Argentina’s CSJN orders the Provincial Supreme Court to take substantive measures against prison crowding in Buenos Aires Province

The ruling recognizes the gravity of jail and prison overcrowding in the province. Since 2012, the number of persons permanently jailed in police stations has risen 426%.

In an important ruling, the National Supreme Court of Justice (CSJN) recognized the critical overcrowding of the penitentiary system in the province of Buenos Aires and ordered the Provincial Supreme Court to deal with the structural violations of the rights of incarcerated persons. This problem is so severe that it requires substantive measures and coordinated action to ensure their effectiveness. The CSJN further ruled that detention in police establishments is inappropriate and that decommissioned sites not be reinstituted. The legal action had been submitted in 2014 by the Buenos Aires Provincial Defense Council, citing non-compliance with the Supreme Court’s Verbitsky ruling of 2005.

In that ruling, the Court issued guidelines for ceasing the rights violations caused by prison crowding; the province, however, has shown no signs of implementing them so far. In response to a habeas corpus filed by CELS in 2001, the CSJN had resolved that the situation in the provincial prison system was critical and required coordinated action among the three provincial state powers to ensure the protection of the prison population’s rights and guarantees. Among other concrete measures, the CSJN ordered the provincial high court and judges to ensure “the urgent cessation of the aggravation of the case, or the detention itself, accordingly.”

Aside from a few years of improvement immediately following that ruling, the situation deteriorated again. As of 2012, the total prison population went from 30,000 to nearly 50,000. As a result, cells at police stations became a place of permanent incarceration: the number of people held in police jails increased by 426% in that period, reaching a peak of 5,661 people by Nov. 2020. These numbers remain at an intolerable level today.

The backdrop to this exponential increase is a punitive criminal policy focused on the use of incarceration as the only response to a broad spectrum of problems ranging from violent crimes to social conflicts. Under the assumption that society demands that punitive response, the State reinforces this demand and promotes initiatives such as toughening up on preventive prison, incarceration for minor crimes or blocking the gradual implementation of the penalty. These measures have not had a positive impact on reducing the dynamics of violence, but instead have produced a humanitarian catastrophe in the province’s prison system.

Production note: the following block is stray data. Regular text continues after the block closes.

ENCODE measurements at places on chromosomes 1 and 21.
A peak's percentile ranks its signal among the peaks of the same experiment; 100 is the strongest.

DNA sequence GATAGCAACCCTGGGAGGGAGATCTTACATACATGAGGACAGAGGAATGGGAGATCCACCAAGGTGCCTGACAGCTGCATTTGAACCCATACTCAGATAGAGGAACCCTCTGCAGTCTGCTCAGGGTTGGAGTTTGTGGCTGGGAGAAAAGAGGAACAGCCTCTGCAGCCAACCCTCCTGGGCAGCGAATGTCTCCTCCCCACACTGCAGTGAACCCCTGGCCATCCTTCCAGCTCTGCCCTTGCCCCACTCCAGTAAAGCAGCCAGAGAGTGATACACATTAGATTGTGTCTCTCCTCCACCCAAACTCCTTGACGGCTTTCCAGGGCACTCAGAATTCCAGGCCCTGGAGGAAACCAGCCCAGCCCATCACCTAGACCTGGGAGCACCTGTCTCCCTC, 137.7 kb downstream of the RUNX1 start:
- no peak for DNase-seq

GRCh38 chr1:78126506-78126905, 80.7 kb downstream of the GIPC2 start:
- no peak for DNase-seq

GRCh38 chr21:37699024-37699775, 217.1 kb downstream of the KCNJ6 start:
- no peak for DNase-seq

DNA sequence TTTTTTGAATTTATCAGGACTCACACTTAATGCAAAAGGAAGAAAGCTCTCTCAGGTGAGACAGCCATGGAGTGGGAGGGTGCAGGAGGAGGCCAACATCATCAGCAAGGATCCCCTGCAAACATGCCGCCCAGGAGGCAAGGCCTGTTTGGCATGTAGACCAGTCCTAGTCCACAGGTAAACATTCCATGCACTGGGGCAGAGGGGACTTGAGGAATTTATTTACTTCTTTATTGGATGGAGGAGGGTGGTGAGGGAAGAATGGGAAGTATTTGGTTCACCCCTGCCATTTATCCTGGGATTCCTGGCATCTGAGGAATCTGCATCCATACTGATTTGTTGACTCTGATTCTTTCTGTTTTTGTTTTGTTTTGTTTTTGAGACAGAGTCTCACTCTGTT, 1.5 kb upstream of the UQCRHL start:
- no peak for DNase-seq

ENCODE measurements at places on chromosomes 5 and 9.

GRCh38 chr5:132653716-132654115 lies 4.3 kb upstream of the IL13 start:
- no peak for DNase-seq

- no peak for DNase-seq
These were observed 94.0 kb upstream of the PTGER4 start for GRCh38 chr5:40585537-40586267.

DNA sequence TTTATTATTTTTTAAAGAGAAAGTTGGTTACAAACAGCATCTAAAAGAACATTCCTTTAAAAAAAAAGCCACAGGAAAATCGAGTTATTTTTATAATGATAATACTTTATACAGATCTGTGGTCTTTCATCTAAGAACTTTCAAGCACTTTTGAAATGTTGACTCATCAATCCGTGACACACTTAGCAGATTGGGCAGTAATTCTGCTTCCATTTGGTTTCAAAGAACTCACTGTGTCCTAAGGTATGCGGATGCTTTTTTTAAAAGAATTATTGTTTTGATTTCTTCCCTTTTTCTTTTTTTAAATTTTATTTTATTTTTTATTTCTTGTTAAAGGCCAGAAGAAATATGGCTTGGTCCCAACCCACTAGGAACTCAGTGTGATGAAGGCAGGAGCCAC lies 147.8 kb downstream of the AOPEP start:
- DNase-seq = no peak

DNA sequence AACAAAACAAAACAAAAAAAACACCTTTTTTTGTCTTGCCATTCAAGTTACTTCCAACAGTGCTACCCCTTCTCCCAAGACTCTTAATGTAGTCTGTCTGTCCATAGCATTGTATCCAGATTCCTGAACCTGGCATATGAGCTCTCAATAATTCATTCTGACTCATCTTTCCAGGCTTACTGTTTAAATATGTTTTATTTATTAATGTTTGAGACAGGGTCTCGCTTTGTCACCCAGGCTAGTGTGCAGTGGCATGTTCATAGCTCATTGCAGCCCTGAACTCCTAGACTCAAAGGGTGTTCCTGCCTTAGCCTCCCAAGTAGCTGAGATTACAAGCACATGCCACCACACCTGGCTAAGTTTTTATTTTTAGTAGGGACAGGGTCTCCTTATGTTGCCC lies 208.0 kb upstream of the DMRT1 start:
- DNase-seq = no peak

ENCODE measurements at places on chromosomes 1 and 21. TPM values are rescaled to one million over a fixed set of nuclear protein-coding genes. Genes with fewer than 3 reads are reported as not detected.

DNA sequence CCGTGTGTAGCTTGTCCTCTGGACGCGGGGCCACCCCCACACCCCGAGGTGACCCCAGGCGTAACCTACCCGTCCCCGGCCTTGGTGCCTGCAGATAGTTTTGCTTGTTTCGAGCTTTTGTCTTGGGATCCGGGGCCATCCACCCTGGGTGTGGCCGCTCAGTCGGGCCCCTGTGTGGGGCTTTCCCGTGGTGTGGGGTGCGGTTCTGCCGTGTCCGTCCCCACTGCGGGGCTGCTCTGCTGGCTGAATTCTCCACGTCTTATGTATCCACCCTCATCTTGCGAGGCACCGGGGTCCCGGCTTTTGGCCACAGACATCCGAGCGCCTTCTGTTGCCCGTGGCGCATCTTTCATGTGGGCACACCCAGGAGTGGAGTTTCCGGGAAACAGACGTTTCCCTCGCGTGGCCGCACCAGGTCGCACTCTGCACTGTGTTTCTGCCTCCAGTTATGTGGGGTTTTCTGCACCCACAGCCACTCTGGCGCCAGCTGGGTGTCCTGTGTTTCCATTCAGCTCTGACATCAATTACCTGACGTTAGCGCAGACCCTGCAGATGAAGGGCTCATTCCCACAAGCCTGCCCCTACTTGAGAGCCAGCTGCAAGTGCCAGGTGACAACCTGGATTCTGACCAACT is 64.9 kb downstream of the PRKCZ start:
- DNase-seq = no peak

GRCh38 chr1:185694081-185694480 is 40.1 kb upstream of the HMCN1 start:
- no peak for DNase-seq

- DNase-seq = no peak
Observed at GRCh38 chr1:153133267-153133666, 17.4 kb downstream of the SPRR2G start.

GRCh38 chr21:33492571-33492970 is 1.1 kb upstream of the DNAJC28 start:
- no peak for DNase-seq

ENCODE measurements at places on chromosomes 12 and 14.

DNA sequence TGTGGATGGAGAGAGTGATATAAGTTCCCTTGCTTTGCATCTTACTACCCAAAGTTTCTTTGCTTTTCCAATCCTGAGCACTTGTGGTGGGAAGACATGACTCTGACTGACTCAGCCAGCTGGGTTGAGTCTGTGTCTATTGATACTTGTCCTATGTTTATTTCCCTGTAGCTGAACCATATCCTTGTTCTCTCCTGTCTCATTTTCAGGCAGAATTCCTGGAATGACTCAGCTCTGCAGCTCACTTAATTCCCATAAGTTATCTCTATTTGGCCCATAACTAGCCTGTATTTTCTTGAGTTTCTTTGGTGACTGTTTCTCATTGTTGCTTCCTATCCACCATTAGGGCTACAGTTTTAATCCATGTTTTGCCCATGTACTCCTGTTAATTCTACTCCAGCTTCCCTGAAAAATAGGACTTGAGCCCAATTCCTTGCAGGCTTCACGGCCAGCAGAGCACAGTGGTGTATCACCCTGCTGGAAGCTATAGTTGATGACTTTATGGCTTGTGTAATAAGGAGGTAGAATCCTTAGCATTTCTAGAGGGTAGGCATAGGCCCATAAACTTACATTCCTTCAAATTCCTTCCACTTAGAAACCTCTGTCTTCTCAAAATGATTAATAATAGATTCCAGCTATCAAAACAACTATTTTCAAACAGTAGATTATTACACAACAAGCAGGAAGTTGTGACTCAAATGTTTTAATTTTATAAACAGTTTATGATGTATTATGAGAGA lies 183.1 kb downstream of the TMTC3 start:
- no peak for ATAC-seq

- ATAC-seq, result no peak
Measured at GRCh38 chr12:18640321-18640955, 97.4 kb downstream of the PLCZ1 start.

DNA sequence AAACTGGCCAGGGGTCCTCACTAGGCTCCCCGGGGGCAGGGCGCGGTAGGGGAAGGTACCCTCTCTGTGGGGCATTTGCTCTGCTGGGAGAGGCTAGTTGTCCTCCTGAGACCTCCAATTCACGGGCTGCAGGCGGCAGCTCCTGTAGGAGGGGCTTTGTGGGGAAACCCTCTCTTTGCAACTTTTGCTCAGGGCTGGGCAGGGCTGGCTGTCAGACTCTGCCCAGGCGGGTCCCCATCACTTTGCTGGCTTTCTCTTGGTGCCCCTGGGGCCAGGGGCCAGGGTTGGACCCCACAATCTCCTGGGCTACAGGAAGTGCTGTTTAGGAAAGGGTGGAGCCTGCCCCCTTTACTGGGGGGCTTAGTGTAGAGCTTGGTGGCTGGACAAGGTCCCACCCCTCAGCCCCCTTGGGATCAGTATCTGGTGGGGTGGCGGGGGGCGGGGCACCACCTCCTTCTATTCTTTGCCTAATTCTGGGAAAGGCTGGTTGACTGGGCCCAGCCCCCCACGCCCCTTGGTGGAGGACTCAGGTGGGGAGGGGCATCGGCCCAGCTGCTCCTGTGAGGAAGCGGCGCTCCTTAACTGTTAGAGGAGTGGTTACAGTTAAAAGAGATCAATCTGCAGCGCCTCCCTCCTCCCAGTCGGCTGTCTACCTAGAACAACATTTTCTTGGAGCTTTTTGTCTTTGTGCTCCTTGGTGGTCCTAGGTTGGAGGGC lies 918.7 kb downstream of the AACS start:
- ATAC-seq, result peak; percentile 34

Since 2012, CELS has insisted on multiple occasions that the humanitarian crisis in the provincial prisons must be dealt with comprehensively and structurally. Among other measures, we initiated two cautionary measures still in process with the Inter-American Commission on Human Rights. These instances generated spaces of dialogue with the different provincial governments in which we were able to establish a protocol for investigating cases of torture, and another on the rational use of force in penitentiary units. Nevertheless, the provincial government has thus far not taken measures to reduce crowding or stopped using police establishments – some of which were even decommissioned – as places for prolonged holding of detainees.

In 2020, once the pandemic started, we warned the Provincial Supreme Court (SCBA) about the need to adopt structural measures to prevent the collapse of its prison system in the event of a breakout of the virus inside prisons. The SCBA chose not to intervene.

Later, as an alternative strategy, we went before the Supreme Court in the context of the action brought by the Provincial Defense Council to reaffirm the need to discuss the non-compliance with the collective Verbitsky habeas corpus. It has been nearly seven years now that the Court should have ruled on that petition. The aggravation of the situation during the previous administration of María Eugenia Vidal in the province along with the health crisis brought by the pandemic have brought this unresolved case front and center once again.

Thus, this past May 14, after several years of accelerated growth in the incarceration rate in the province and deepening of the prison crisis, the CSJN finally ruled that the measures ordered in 2005 in the Verbitsky collective habeas corpus are in force and have not been complied with, and established explicitly that, for these reasons, the case is not closed. Based on this decision, the situation of persons deprived of liberty must be dealt with by the Provincial Supreme Court without alleging that this is about political matters in which the provincial justice system has no responsibility. The re-opening of this judicial instance must provide the framework for the discussion about effective measures jointly with the executive and legislative branches to lower the incarceration rate and resolve the prison crisis in the province.